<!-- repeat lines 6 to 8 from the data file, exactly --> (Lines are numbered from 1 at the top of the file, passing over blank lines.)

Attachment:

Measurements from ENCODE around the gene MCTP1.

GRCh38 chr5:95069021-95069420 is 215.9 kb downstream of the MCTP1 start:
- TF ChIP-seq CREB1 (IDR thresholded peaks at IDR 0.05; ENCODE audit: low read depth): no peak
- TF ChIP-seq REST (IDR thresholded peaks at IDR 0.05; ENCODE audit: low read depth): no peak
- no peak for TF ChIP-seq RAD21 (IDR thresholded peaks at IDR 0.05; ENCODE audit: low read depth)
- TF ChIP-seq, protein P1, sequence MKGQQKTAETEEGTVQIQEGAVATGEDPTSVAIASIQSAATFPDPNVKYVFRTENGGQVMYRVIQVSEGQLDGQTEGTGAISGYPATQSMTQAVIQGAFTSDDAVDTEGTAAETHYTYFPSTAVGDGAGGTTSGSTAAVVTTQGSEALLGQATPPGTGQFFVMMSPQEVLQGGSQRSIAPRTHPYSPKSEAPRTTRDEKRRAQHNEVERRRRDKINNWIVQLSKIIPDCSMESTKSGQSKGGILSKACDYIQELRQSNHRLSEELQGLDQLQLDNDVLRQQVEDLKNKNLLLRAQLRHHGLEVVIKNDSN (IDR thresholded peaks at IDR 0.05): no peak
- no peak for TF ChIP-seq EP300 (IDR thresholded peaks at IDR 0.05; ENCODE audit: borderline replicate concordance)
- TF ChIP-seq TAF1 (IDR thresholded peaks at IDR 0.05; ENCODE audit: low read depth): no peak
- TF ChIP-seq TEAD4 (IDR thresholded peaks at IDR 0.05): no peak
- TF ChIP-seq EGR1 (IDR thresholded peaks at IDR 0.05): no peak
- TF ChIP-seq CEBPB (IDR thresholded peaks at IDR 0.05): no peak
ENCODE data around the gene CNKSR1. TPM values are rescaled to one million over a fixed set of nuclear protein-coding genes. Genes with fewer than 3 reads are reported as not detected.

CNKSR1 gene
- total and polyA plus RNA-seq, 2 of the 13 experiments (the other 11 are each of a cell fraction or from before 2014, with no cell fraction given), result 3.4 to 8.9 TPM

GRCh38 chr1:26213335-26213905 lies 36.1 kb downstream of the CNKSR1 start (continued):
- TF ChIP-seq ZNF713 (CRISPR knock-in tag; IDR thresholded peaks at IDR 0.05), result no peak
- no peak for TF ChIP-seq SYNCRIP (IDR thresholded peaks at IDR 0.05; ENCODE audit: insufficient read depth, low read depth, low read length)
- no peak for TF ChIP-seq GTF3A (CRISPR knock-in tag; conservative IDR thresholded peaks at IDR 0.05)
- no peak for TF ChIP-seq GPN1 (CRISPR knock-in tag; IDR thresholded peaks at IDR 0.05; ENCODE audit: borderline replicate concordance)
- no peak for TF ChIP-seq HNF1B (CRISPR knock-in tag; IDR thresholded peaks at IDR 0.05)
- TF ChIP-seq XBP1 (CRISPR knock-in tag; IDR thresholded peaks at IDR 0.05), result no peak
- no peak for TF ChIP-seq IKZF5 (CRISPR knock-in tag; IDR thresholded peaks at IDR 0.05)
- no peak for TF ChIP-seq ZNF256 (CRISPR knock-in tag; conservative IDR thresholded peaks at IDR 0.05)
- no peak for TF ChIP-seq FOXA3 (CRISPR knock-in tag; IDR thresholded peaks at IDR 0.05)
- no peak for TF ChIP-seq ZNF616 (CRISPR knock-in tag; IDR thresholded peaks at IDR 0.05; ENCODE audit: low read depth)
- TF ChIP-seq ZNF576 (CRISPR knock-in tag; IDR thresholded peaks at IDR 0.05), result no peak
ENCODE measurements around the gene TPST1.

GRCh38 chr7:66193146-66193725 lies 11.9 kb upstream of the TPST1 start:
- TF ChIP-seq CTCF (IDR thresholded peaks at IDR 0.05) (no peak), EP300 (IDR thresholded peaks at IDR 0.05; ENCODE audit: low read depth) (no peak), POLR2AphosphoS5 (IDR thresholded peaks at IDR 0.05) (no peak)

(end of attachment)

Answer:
- TF ChIP-seq, protein P1, sequence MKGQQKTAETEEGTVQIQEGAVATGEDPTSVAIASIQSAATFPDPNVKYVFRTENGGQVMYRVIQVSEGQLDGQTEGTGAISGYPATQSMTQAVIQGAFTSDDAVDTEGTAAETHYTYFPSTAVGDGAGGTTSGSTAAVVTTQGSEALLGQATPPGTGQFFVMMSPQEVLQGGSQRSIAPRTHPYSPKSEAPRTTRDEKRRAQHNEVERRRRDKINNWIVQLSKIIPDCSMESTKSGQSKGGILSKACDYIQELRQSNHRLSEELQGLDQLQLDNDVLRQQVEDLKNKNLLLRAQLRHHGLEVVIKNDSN (IDR thresholded peaks at IDR 0.05): no peak
- no peak for TF ChIP-seq EP300 (IDR thresholded peaks at IDR 0.05; ENCODE audit: borderline replicate concordance)
- TF ChIP-seq TAF1 (IDR thresholded peaks at IDR 0.05; ENCODE audit: low read depth): no peak